The history of Buffalo is written on its waterways, from the expanse of Lake Erie where world powers once vied for control of nascent America during the War of 1812, to the long stretches of the Erie Canal – some intact, some buried, some en route to restoration – along which mule-drawn barges transported every commodity imaginable to the city in its heyday.
A piece of Buffalo’s nautical past will come to life this weekend as the Lois McClure, a replica canal schooner from the Lake Champlain Maritime Museum in Basin Harbor, Vt., arrives at Canalside for three days of public tours, part of a four-month, 1,000-mile voyage commemorating the War of 1812 Bicentennial and the age of water-born commerce it ushered in.
“The City of Buffalo grew out of the interface of the canal and the Great Lakes,” said Art Cohn, museum co-founder and one of the dozen-odd historians, sailors, and volunteers living aboard the Lois McClure or its tugboat escort as the schooner winds it way from Lake Champlain to Lake Erie and back again. The ship set sail in May and is scheduled to return home in mid-October.
As the crew prepared for a public showing at Upson Park in Lockport on Friday evening, one of dozens of scheduled stops the ship is making in Vermont, parts of Canada and across New York, Cohn explained why vessels of this kind had such a big impact on the growth of Buffalo and other settlements along the canal.
In a pre-railroad era, Cohn said, canals enabled goods to travel farther and faster than ever before, linking existing commercial centers in new ways and creating entirely new ones along their lengths. “These guys revolutionized the world they lived in,” he said, calling them “the Internet of their age.”
Case in point: in 1823, there were two houses in the area now known as Lockport. By 1825, the year the Erie Canal officially opened, there were 500, Cohn said.
With its flat-bottomed oak hull and its 88-by-14½-foot dimensions, the Lois McClure is “typical of hundreds of boats that would have gone right by here,” Cohn said. The schooner’s sails made it uniquely suited to traverse the integrated system of lakes and canals that linked the Northeast from Buffalo to as far as Quebec City.
But Cohn explained that vessels of this type never actually sailed on the canal. Like the barges tugged by Sal the Mule in the canal-era classic “Fifteen Miles on the Erie Canal,” they relied on animal power to navigate the narrow waterway and pass under its many bridges.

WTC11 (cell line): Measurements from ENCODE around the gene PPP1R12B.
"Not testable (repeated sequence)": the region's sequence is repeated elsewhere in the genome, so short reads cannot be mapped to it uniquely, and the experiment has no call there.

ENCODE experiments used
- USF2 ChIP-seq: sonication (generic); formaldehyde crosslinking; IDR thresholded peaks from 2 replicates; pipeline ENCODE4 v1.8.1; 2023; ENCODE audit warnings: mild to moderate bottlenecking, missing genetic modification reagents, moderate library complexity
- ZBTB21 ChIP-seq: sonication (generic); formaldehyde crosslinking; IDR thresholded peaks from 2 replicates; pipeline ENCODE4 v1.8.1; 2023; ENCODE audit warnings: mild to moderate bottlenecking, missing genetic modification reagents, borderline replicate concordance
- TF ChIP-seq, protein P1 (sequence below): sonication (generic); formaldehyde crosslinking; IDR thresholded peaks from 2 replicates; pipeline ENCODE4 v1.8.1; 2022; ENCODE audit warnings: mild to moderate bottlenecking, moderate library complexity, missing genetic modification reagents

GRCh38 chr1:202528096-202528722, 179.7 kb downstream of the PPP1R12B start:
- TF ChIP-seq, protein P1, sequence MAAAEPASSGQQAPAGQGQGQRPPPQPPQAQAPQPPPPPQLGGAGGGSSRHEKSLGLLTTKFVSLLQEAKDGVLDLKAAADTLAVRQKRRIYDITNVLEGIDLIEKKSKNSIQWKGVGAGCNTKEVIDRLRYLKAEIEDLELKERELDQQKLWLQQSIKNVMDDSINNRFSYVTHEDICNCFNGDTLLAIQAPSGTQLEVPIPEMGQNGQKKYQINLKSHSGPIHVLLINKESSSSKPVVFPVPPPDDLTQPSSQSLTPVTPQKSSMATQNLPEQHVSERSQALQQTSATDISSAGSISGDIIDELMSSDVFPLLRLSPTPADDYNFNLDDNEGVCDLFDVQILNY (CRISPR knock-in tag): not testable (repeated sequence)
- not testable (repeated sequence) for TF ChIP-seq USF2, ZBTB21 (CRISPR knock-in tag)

The schooner’s masts are kept on wooden racks above deck when not in use, and will be lowered while at Canalside.
The green and white-striped schooner, which is behind schedule after flooding in the Mohawk Valley closed the canal for a time, is tugged along at five miles per hour – a sluggish pace by modern standards, but still twice as fast as mules could have dragged the craft. To pass the time, Cohn said the crew read, talk and enjoy the scenery.
Cohn, who has been on every one of the McClure’s nine voyages since it set sail in 2004, said he doesn’t mind the slow pace. “I find personally that watching the world go by at 5 miles per hour is very relaxing,” he said, adding that driving a car afterwards takes some getting used to.
The Lois McClure is modeled after two shipwrecks the museum spent decades studying on the bottom of Lake Champlain. Built in 1862 and sunk by storms, the vessels were subject to hundreds of photographs and thousands of measurements as divers from the museum prepared for their recreation.
Cohn said the museum instructed its hired shipwrights to stay as true to the original design as possible in order to capture the original character of the crafts, said to be examples of a forgotten class of canal boat. The Lois McClure was named in honor of a museum donor.
Like the families – moms, dads and kids – who Cohn said operated the crafts back in the day, the crew of the McClure lives, sleeps and eats on board the ship. Some crew members sleep in small beds tucked into alcoves in the cramped family quarters, which includes such period-appropriate amenities as a cast-iron stove and a chamber pot – for display purposes only, thankfully. Daily chores include swabbing the decks with canal water hauled up in a bucket.
In addition to making for a reunion of 19th century replicas, the McClure’s arrival at Canalside marks another remarkable historical convergence. Captaining the ship is Roger Taylor, a distant descendent of Commodore Oliver Hazard Perry, whose role in the War of 1812 earned him the nickname “Hero of Lake Erie.” Taylor, 81, called it a “thrill to come to Buffalo” and commemorate his ancestor’s victory on Lake Erie, 200 years after the fact.
The schooner, which was in Buffalo once before in 2007, can be toured free of charge from 10 a.m. to 5 p.m. on Saturday and Sunday, and from 3 to 6 p.m. on Monday after the crew hosts local youth groups.
The goal, Cohn said, is to “invite the public to come on board, step back in time, and experience history.”